Tuesday, April 29, 2014

One to See

Although a rush of business has diverted time from this blog—and it looks as if it will continue to do so for some time to come—I wished to take time to note here a quite wonderful film Brigitte’s keen eye detected half-hidden in the vast sludge of current offerings. It is a French film, The Well Digger’s Daughter, directed by Daniel Auteuil, who also acts in it. The film is a 2011 rendition of a 1940 film written and produced by Marcel Pagnol. That date in a way tells why this film is so pleasing for us; it holds the ethos of a bygone era—bygone already, indeed, even when that film was first written and made.

The original musical score of the current version was written by Alexandre Desplat, but it contains within it a song one immediately associates with some Italian opera. It serves as the musical theme of the film. We were both enchanted by it. By some heroic efforts of digging, Brigitte finally identified it as Core ‘ngrato, one of Caruso’s famous offerings, originally written in 1911—thus a century before its use in this film—by an American composer, Salvatore Cardillo. No. Not from an opera at all. A digitally remastered version of Caruso singing the song is here.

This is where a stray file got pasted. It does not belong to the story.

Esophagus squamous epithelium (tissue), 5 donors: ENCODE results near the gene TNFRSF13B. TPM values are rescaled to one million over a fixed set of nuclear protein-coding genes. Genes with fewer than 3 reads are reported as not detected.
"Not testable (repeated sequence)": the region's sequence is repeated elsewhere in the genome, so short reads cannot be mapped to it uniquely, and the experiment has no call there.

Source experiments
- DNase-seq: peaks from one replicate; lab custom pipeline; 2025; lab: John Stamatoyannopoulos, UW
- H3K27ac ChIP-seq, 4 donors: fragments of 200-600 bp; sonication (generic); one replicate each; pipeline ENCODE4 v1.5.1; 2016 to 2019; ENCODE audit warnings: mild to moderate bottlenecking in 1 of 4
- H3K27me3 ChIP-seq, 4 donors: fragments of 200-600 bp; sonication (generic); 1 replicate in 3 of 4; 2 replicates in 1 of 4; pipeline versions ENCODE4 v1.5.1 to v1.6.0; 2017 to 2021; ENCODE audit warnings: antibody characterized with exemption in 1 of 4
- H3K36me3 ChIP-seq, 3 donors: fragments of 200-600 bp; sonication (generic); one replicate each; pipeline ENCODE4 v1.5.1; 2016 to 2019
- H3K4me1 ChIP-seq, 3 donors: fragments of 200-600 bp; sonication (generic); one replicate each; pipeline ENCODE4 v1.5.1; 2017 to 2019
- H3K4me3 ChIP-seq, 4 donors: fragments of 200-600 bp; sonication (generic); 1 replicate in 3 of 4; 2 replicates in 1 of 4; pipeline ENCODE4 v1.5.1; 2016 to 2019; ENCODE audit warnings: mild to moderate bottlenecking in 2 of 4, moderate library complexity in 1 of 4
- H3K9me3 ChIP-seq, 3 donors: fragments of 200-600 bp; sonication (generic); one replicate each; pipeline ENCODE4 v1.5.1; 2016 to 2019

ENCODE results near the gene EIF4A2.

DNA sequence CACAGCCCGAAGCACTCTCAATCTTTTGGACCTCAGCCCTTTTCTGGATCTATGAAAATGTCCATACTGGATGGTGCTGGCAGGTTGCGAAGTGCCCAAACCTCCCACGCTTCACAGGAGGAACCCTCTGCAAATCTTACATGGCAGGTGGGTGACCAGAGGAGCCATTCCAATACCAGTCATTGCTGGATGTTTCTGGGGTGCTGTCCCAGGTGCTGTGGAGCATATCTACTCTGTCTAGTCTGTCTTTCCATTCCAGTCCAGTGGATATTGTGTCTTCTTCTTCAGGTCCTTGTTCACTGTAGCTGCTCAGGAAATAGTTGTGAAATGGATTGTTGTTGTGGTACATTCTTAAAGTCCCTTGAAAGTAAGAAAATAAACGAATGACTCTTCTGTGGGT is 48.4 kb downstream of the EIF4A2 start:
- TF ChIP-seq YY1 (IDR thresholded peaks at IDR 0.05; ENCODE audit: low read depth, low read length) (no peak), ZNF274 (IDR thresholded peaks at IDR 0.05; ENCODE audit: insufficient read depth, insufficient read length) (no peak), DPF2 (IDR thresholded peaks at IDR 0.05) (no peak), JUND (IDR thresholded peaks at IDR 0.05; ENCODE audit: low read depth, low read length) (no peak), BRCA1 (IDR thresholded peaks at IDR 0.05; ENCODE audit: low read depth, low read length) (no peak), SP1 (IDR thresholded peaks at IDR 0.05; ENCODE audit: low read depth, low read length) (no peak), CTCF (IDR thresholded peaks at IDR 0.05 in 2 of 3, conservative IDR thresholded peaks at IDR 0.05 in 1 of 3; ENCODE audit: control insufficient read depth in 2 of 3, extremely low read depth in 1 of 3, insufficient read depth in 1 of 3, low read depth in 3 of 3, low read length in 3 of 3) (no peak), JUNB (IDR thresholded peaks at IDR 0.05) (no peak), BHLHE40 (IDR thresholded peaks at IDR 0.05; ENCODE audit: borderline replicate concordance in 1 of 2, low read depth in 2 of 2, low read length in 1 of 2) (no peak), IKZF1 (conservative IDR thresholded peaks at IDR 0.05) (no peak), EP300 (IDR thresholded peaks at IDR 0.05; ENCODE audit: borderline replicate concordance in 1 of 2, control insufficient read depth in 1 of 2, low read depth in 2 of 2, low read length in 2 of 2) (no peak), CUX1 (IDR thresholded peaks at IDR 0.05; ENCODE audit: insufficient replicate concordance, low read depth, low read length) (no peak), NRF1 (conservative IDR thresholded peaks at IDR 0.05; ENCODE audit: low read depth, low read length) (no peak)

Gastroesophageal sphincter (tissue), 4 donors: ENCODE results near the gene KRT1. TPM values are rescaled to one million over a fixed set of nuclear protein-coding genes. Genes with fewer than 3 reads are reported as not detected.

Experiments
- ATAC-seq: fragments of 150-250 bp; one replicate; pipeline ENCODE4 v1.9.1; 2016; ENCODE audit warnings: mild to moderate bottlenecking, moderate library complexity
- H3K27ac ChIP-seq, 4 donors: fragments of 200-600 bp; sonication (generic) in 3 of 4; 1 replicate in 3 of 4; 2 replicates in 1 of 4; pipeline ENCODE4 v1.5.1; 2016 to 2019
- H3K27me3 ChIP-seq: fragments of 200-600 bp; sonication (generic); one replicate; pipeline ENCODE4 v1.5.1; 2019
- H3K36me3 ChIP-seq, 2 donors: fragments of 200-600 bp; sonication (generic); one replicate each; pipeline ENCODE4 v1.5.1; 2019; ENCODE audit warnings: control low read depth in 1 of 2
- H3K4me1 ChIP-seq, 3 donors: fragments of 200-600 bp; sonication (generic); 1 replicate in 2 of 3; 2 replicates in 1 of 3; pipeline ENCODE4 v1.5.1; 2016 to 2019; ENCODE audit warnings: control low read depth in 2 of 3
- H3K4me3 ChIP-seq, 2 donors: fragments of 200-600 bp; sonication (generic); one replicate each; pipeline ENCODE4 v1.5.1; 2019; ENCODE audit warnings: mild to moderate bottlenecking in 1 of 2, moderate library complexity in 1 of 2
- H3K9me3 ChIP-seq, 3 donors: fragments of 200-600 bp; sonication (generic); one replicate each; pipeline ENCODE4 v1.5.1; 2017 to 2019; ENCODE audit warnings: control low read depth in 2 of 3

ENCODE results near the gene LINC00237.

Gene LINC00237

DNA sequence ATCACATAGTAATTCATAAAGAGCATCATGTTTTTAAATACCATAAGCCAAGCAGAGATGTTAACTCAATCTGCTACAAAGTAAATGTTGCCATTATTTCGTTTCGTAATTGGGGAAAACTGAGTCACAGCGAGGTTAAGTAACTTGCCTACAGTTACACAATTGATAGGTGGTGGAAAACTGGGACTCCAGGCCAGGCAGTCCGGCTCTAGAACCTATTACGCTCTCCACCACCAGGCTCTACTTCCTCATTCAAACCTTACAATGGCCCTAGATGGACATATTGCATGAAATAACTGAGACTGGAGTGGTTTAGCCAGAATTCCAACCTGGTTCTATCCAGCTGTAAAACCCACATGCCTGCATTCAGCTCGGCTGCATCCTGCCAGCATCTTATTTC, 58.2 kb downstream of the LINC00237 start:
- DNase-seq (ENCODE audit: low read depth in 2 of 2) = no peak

Added: I noted, a few moments after posting this, that Michael Gilleland, of Laudator,  just happened to post a quote from Marcel Pagnol this morning: “A Word Collector” (link).


  1. One of our favorite bloggers often titles his posts "Music on my Mind". That perfectly describes my state of mind last night having watched "The Well Digger's Daughter". I am still humming that seductively romantic "core 'ngrato" sung by Caruso, oh my!
    As for word collecting, it's a well-honed hobby in our family as well.

  2. That's a good one; it definitely has a melody that sticks in the head.


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